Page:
To make matters worse, AAA games really aren’t likely to be affected by this at all. These changes disproportionately affect small developers, more likely to have less reviews, more likely to have Kickstarted or started on a storefront other than Steam.
Stomping On The Little Guy
This change actually affects small developers a lot more than you might think, and not just because of all those Kickstarter reviews. You see, losing reviews is inherently more significant to indie, niche, or otherwise small developers because
This might be new to you, but yes. Steam’s review scale and store rankings are weighted with many things in mind, resulting in the following situation:
@retroremakes Fun thing: if something with 100% positive reviews drops under 50 reviews total, it's listed *after* all 80+% games with 50+.
— Ruari O'Sullivan (@randomnine) September 13, 2016
There’s a semi-secret threshold on Steam where games with under 50 Reviews have significantly reduced presence in the storefront and can’t receive “Mostly Positive” ranking or above regardless of actual positive/negative ratios. There’s a second threshold at 500 reviews where “Overwhelmingly Positive” is unlocked, presumably this also correlates with a store rankings bump.
This means that if you depend on Kickstarter backers to get your first 50 reviews on Steam…well, you’re SOL. External stores are now harshly penalized review-wise.
@glassbottommeg It has actually killed 10 of the 50 reviews my game had, bumping me out of a higher vis. bracket
— Hug Medic Kale (@DarkestKale) September 13, 2016
I can’t actually find official confirmation of this weighting system from Steam, but it’s been discussed many times and you can readily find games with 100% positive reviews, but less than 50 reviews, and they’ll be “Positive” not “Mostly” or “Overwhelmingly” so.
Steam’s lack of communication is extremely pervasive so it’s certainly not your fault for not knowing the ins and outs of the byzantine system. But it’s important to know how much of the system is secretive despite Valve pretending this latest change is going to make everything all hunky-dory.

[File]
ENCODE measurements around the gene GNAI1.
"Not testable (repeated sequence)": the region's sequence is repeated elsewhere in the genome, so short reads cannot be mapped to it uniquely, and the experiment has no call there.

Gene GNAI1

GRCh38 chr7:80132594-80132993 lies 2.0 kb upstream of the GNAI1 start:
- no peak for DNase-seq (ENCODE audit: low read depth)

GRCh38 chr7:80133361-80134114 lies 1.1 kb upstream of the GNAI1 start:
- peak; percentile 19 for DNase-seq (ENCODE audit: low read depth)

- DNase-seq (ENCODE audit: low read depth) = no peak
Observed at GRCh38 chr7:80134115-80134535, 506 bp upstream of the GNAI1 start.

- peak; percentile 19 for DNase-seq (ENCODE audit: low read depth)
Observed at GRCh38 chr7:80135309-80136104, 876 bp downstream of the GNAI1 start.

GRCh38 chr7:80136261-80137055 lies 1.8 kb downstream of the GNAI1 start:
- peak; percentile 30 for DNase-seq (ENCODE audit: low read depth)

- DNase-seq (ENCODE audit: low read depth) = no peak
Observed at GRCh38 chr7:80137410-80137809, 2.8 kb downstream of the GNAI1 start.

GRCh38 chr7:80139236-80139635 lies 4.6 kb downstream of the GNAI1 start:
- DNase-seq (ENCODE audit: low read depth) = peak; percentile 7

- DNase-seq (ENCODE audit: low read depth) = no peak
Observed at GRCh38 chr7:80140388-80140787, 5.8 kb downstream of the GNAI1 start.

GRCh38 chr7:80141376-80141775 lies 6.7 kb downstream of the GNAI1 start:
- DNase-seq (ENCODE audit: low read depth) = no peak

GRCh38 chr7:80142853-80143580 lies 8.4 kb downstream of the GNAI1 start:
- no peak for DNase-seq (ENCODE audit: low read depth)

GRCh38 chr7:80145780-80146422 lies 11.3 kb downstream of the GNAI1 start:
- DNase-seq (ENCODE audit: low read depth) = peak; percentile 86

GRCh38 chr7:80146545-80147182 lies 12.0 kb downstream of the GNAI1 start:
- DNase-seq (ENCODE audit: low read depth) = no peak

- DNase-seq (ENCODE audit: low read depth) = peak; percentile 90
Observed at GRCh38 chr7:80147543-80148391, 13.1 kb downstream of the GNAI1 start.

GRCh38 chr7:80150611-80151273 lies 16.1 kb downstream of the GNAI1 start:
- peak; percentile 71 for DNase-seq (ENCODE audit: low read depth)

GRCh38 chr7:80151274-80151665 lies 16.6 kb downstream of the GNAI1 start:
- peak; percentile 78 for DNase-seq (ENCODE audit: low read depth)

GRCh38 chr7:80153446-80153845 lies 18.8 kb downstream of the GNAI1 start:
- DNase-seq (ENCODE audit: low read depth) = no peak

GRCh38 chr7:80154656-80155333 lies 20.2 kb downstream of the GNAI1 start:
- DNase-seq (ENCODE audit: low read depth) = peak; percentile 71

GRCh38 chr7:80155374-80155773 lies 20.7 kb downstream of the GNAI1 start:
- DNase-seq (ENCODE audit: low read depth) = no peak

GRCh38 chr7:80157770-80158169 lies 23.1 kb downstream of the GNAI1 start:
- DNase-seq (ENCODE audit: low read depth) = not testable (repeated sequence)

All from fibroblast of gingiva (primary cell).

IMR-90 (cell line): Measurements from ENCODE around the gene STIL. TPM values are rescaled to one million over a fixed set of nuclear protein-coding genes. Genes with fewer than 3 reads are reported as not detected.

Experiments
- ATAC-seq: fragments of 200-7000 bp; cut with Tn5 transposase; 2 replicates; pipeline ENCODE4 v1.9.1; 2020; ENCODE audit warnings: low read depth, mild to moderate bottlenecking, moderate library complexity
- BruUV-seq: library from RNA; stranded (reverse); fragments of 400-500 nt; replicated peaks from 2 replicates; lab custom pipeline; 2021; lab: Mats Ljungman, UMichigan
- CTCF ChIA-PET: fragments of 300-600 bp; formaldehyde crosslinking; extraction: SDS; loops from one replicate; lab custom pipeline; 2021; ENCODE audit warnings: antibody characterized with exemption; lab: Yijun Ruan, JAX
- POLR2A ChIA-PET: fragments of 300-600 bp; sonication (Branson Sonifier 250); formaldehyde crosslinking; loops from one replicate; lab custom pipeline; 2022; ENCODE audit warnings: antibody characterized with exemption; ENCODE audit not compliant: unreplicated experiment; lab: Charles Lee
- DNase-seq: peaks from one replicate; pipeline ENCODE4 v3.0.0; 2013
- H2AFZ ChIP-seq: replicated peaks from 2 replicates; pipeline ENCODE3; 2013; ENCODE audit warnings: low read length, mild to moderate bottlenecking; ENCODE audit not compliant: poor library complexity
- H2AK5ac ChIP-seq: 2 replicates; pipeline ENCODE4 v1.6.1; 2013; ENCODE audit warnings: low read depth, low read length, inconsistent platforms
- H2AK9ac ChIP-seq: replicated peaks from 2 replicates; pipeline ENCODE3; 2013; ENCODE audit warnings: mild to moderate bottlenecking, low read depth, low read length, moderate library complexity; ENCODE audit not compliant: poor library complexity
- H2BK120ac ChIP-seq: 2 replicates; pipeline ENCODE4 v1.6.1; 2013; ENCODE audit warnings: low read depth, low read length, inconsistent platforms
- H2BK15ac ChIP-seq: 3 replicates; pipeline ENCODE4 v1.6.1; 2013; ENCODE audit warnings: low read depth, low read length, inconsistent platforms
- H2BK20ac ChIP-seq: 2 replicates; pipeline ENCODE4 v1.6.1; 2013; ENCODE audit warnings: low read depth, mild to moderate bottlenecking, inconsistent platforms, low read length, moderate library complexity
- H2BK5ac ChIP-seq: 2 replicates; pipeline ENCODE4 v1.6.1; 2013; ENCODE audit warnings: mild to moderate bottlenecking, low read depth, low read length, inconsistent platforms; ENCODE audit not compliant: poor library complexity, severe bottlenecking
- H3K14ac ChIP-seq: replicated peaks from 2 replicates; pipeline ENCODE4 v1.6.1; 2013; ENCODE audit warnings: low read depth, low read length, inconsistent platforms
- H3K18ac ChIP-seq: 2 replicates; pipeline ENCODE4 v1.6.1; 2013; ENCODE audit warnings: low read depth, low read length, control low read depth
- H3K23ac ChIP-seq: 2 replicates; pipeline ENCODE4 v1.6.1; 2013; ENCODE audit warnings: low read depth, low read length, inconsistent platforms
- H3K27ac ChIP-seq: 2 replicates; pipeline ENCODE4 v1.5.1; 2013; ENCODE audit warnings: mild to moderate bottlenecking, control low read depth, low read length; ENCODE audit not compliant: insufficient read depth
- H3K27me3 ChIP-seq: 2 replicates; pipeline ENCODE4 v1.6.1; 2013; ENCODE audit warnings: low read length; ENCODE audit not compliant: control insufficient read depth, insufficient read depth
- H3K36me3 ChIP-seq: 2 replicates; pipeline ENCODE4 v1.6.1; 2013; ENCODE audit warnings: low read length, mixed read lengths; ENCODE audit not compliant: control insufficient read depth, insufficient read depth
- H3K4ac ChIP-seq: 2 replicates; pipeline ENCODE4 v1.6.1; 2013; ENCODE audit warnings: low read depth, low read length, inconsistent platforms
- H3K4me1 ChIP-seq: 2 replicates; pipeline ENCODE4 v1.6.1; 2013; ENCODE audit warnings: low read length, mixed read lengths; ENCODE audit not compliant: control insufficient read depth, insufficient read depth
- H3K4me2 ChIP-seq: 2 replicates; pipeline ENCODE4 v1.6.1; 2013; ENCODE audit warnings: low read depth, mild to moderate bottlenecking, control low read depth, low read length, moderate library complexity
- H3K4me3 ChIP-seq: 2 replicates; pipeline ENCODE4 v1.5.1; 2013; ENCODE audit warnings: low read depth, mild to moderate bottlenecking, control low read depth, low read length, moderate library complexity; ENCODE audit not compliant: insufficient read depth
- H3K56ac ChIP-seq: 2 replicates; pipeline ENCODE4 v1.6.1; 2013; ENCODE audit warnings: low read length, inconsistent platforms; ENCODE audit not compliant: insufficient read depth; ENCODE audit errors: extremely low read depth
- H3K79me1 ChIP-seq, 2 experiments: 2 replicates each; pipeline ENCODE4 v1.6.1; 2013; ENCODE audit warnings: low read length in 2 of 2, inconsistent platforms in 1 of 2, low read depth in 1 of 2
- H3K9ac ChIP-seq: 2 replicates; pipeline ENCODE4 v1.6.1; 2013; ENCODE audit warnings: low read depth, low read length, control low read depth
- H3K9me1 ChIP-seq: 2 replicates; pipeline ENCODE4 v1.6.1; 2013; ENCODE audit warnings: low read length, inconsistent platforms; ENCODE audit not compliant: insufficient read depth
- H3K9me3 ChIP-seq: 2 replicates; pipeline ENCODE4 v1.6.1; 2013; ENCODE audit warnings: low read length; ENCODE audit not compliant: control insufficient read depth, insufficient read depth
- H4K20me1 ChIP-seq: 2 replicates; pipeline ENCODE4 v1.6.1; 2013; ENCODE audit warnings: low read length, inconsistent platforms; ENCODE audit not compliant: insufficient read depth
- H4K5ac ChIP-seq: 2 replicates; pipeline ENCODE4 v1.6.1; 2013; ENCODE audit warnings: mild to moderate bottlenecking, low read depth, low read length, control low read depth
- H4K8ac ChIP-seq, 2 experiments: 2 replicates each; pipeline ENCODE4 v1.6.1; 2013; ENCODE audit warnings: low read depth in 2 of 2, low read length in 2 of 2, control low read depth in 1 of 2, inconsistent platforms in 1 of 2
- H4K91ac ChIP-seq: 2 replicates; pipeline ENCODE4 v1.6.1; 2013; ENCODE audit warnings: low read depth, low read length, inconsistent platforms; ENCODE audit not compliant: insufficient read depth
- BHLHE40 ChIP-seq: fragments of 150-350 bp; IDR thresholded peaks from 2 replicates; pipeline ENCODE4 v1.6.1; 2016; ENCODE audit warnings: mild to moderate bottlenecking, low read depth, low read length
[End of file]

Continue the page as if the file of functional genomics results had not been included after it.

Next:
But whatever if it affects small devs, right? Surely those review copies and Kickstarter backers are biased, right? And bias is the single most important thing in the world! I mean, reviewers get
How outrageous! How biased! How crony-like! How Machiavellian! Surely reviewers who got free games invalidates any potential opinion they had over whether a game was in fact, so-called, “good”.
“Free games” is a phrase that sounds super appealing, obviously valuable, and inherently less meaningful than paying for games, right? But here’s the thing, reviewers aren’t the same as players, and review copies aren’t quite “free games” in the same way the average player thinks of them.
As a developer friend of mine put it on twitter:
@SirTapTap I feel kind of skeevy when people talk about them being 'free games' like they're a gift, it's a means of providing access
— Tim Dawson (@ironicaccount) September 13, 2016
As a reviewer, review keys are just tools I use to be able to review games. My biggest reason by far for requesting a key is so I can play a game and create content before release to either release content the day of release, day of embargo, or before release, whenever the developer/publisher chooses (or in the case of no preference, my own choice). Releasing content day one is (unfortunately) extremely important in terms of views and engagement, so review copies give me that chance to cover a game in its critical period, whether my coverage is positive or negative.
And then there’s the volume. Even as a small/medium-sized YouTuber (10k subscribers) I get a pretty decent amount of review copies. Almost one a day, very often from games I’ve never heard before, companies I’ve never heard before. Things I didn’t ask for. This helps me do my job of reviewing games, but it also means I get a lot of games I don’t care about, won’t play, or simply don’t have time for.